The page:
Centralized planning eases logistics for busy faculty

Faculty who want to work with keen, diligent undergraduate students can be hindered by many obstacles. Time, money and logistics -— how to find the right students and how to get them (if they’re not already at WSU) to campus — are among the most daunting.

But WSU’s School of Mechanical and Materials Engineering (MME) has found ways around these roadblocks, and the Graduate School is collaborating with MME to leverage that experience to benefit the entire university.

In the works is a summer research program that would bring undergraduates to the Pullman campus from early June to early August. Like MME, some other units already conduct similar programs (please see earlier WSU Today article at http://www.wsutoday.wsu.edu/completestory.asp?StoryID=2060). But Graduate School Dean Howard Grimes wants to tap the expertise of these various efforts to sponsor a campuswide program for students and faculty in all disciplines.

Funding at hand
Science disciplines generally have an easier time getting funding for such programs. David Bahr, MME associate professor, has supported a program at WSU for seven years through a Research Experience for Undergraduates (REU) site funded through a National Science Foundation grant. “Site” programs, where students work full time during the summer, complement “supplement” programs, where existing NSF grantees apply to add undergraduates to their existing program. Bahr said the NSF is eager to provide these supplements, and he encourages faculty with NSF grants to apply for them.

Grimes, meanwhile, said the Graduate School will provide funds to ensure the summer undergraduate research program can accommodate nonscience and non-engineering faculty and students, as well.

Bahr and Grimes envision undergraduates working with faculty in their particular disciplines and also participating in social gatherings and general workshops — such as how to use the library and how to critically evaluate peer-reviewed research.

Students also will be introduced to aspects of graduate student life at WSU, in hopes that they might continue their education here. More than 30 percent of the students in Bahr’s summer program have come to graduate school at WSU, demonstrating that summer research can be an effective method to attract future graduate students.

“The idea is to bring students to WSU and show them our excellent faculty, campus, facilities and community,” Grimes said. “We hope to form an early connection with these students,” he said, adding that attracting more and better graduate students, particularly Ph.D. students, will help WSU increase its stature as a research university.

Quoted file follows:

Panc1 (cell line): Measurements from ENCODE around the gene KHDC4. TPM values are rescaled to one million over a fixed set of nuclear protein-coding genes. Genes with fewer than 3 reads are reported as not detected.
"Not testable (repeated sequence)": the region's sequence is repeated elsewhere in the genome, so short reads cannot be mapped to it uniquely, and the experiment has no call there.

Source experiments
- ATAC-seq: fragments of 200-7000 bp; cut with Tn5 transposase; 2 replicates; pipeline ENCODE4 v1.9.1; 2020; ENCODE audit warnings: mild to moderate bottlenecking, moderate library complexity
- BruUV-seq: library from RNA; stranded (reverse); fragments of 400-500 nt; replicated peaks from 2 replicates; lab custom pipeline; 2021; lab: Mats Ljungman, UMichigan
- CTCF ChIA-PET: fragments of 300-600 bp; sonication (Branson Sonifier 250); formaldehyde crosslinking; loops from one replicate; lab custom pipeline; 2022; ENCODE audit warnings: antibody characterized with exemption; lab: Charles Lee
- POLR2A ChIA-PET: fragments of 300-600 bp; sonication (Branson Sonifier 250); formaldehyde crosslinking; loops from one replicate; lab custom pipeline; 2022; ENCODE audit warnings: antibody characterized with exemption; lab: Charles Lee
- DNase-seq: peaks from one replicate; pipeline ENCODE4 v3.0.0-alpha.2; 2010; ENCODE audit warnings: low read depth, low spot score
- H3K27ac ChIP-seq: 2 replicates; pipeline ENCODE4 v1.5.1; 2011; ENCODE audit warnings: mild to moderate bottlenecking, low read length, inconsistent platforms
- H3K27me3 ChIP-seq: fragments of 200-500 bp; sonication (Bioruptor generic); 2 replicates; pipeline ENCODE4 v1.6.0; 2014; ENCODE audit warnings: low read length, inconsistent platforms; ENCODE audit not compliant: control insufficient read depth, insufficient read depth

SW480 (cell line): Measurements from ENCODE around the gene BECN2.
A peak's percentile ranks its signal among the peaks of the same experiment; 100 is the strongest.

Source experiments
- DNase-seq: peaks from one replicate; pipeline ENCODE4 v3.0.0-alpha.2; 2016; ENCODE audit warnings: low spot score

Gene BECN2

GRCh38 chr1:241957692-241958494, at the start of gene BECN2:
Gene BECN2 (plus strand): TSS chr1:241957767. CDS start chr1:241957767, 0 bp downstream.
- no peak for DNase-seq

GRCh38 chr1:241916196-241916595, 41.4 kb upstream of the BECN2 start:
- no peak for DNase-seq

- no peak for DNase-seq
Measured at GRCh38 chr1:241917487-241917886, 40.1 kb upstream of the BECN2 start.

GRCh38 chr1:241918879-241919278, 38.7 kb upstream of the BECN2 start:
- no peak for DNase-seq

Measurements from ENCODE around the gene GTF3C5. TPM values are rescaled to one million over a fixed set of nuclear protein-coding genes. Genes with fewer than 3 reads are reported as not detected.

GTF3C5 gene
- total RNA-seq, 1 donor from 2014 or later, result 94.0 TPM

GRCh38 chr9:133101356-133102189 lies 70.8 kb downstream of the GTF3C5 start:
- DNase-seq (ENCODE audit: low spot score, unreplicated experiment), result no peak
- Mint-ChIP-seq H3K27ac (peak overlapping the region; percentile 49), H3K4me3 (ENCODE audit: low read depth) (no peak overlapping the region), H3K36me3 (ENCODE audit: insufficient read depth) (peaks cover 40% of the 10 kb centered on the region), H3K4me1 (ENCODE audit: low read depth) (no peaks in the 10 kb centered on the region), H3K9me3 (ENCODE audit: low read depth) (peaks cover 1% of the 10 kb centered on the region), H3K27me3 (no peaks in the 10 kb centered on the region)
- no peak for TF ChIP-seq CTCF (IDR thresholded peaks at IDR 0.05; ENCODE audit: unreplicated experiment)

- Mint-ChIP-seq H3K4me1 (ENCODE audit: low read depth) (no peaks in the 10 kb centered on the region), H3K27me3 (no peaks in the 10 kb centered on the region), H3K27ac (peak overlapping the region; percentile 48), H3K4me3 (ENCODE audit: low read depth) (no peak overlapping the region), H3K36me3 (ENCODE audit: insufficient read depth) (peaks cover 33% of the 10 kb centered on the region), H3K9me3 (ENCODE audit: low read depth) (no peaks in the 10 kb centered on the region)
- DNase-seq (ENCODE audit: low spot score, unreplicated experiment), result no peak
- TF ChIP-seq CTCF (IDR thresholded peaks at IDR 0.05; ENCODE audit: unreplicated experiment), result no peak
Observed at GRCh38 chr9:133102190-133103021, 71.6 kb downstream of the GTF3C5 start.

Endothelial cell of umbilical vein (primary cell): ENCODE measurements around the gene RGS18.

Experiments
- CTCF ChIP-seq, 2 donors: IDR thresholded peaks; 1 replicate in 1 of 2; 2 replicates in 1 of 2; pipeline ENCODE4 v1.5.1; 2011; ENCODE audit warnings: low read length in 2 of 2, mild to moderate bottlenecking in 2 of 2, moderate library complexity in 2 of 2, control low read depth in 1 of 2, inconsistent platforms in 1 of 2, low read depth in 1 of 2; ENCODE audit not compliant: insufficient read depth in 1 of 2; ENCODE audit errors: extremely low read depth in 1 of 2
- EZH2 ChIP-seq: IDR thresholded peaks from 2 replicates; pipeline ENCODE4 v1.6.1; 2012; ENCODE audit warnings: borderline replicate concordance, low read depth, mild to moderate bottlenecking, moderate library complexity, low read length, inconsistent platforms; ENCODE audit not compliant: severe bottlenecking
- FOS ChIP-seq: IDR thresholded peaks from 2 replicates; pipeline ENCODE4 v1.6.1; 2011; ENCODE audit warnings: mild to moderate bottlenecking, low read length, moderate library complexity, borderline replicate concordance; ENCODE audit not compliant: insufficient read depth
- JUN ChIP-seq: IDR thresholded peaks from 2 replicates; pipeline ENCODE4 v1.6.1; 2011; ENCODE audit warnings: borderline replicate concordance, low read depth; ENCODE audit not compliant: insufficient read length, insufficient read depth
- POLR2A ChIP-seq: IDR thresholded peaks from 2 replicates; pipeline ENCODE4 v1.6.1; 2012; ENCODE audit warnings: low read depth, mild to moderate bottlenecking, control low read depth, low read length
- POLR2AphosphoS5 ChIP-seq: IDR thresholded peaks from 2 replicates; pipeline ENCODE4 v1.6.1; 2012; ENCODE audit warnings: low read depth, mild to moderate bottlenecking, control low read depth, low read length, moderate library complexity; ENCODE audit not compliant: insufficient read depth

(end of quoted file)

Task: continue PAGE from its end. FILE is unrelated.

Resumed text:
Time and logistics
Bahr’s experience will help WSU get the summer undergraduate research program off the ground. His years of heading the MME program have taught him about the logistics of finding undergraduate students, matching them with faculty, getting them to campus, locating housing and feeding them. Now he’ll share that expertise campuswide, so individual faculty or units won’t have to wade through these particulars themselves.

Similarly, Bahr’s experience has shown that undergraduates don’t demand as much faculty time as some busy faculty might fear.

“We’ve found that 1-5 hours of faculty interaction a week is just as good as 5-10 hours,” he said. “Students do need access to professors, but they also need time with graduate students and with their co-students.”

For more on Bahr’s REU program, see the College of Engineering and Architecture article at http://www.cea.wsu.edu/pages/default.asp?PageTextID=231.

Making it happen
Grimes and Bahr anticipate the summer undergraduate research program will attract 20-25 students this summer, including 10 that participate in the NSF site program through the School of Mechanical and Materials Engineering. In the next three years, they hope to see the number triple and then hold steady.

Toward those goals, they’re asking interested faculty, departments and units to contact them about participating. Bahr would like to hear from other units that already conduct summer undergraduate research programs about the potential of coordinating practical aspects, like applications, travel, lodging, etc.

In particular, there will be a centralized website where undergraduates from other schools can submit applications. From his experience, Bahr has found that students from other schools are as likely to attend graduate school as are WSU undergraduates.

Both Grimes and Bahr encourage faculty with NSF grants to apply for supplemental REU funding, and Grimes invites questions from nonscience units that wish to participate.

Individual faculty who have an undergraduate student they’d like to work with during the summer, or who would like information on students they might consider, also can contact Grimes.

“This campuswide experience should be a unique opportunity for students to feel like they’re part of the larger community,” Bahr said. “It can be something that is truly unique to WSU, something where we excel.”

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